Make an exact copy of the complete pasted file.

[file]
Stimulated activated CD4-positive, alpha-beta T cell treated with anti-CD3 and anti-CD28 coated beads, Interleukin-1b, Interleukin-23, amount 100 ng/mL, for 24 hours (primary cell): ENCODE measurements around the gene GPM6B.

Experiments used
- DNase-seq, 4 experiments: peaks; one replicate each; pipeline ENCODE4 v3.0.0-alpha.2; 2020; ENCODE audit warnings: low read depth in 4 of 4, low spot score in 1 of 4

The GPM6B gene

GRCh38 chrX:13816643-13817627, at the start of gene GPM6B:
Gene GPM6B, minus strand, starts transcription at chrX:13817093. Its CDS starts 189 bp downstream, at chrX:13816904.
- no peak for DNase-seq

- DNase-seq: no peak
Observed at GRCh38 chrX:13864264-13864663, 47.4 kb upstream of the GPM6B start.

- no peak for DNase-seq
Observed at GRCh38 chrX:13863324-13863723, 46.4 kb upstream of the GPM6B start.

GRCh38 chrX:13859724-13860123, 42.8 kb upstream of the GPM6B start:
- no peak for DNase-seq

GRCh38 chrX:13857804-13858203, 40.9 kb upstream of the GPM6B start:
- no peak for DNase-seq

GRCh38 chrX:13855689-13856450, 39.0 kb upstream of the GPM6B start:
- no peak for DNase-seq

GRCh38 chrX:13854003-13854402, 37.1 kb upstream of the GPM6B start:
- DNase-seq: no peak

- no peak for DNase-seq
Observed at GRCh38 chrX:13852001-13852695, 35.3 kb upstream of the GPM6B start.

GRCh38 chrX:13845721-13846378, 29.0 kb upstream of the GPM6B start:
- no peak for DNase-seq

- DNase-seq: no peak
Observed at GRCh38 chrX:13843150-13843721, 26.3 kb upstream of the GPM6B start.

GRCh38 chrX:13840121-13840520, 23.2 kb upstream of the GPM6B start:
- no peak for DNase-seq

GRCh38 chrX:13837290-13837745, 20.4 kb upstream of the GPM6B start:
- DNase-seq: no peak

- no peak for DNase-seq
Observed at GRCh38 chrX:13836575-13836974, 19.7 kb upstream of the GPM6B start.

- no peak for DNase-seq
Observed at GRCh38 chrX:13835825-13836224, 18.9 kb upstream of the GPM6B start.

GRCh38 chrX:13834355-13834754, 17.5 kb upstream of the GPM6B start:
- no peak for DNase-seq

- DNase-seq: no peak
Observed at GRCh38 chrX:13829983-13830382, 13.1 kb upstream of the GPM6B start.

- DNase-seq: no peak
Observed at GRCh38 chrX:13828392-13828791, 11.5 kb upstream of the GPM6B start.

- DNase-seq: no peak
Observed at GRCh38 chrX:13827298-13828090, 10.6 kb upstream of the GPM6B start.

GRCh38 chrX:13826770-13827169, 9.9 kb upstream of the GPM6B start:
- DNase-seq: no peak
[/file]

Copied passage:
Stimulated activated CD4-positive, alpha-beta T cell treated with anti-CD3 and anti-CD28 coated beads, Interleukin-1b, Interleukin-23, amount 100 ng/mL, for 24 hours (primary cell): ENCODE measurements around the gene GPM6B.

Experiments used
- DNase-seq, 4 experiments: peaks; one replicate each; pipeline ENCODE4 v3.0.0-alpha.2; 2020; ENCODE audit warnings: low read depth in 4 of 4, low spot score in 1 of 4

The GPM6B gene

GRCh38 chrX:13816643-13817627, at the start of gene GPM6B:
Gene GPM6B, minus strand, starts transcription at chrX:13817093. Its CDS starts 189 bp downstream, at chrX:13816904.
- no peak for DNase-seq

- DNase-seq: no peak
Observed at GRCh38 chrX:13864264-13864663, 47.4 kb upstream of the GPM6B start.

- no peak for DNase-seq
Observed at GRCh38 chrX:13863324-13863723, 46.4 kb upstream of the GPM6B start.

GRCh38 chrX:13859724-13860123, 42.8 kb upstream of the GPM6B start:
- no peak for DNase-seq

GRCh38 chrX:13857804-13858203, 40.9 kb upstream of the GPM6B start:
- no peak for DNase-seq

GRCh38 chrX:13855689-13856450, 39.0 kb upstream of the GPM6B start:
- no peak for DNase-seq

GRCh38 chrX:13854003-13854402, 37.1 kb upstream of the GPM6B start:
- DNase-seq: no peak

- no peak for DNase-seq
Observed at GRCh38 chrX:13852001-13852695, 35.3 kb upstream of the GPM6B start.

GRCh38 chrX:13845721-13846378, 29.0 kb upstream of the GPM6B start:
- no peak for DNase-seq

- DNase-seq: no peak
Observed at GRCh38 chrX:13843150-13843721, 26.3 kb upstream of the GPM6B start.

GRCh38 chrX:13840121-13840520, 23.2 kb upstream of the GPM6B start:
- no peak for DNase-seq

GRCh38 chrX:13837290-13837745, 20.4 kb upstream of the GPM6B start:
- DNase-seq: no peak

- no peak for DNase-seq
Observed at GRCh38 chrX:13836575-13836974, 19.7 kb upstream of the GPM6B start.

- no peak for DNase-seq
Observed at GRCh38 chrX:13835825-13836224, 18.9 kb upstream of the GPM6B start.

GRCh38 chrX:13834355-13834754, 17.5 kb upstream of the GPM6B start:
- no peak for DNase-seq

- DNase-seq: no peak
Observed at GRCh38 chrX:13829983-13830382, 13.1 kb upstream of the GPM6B start.

- DNase-seq: no peak
Observed at GRCh38 chrX:13828392-13828791, 11.5 kb upstream of the GPM6B start.

- DNase-seq: no peak
Observed at GRCh38 chrX:13827298-13828090, 10.6 kb upstream of the GPM6B start.

GRCh38 chrX:13826770-13827169, 9.9 kb upstream of the GPM6B start:
- DNase-seq: no peak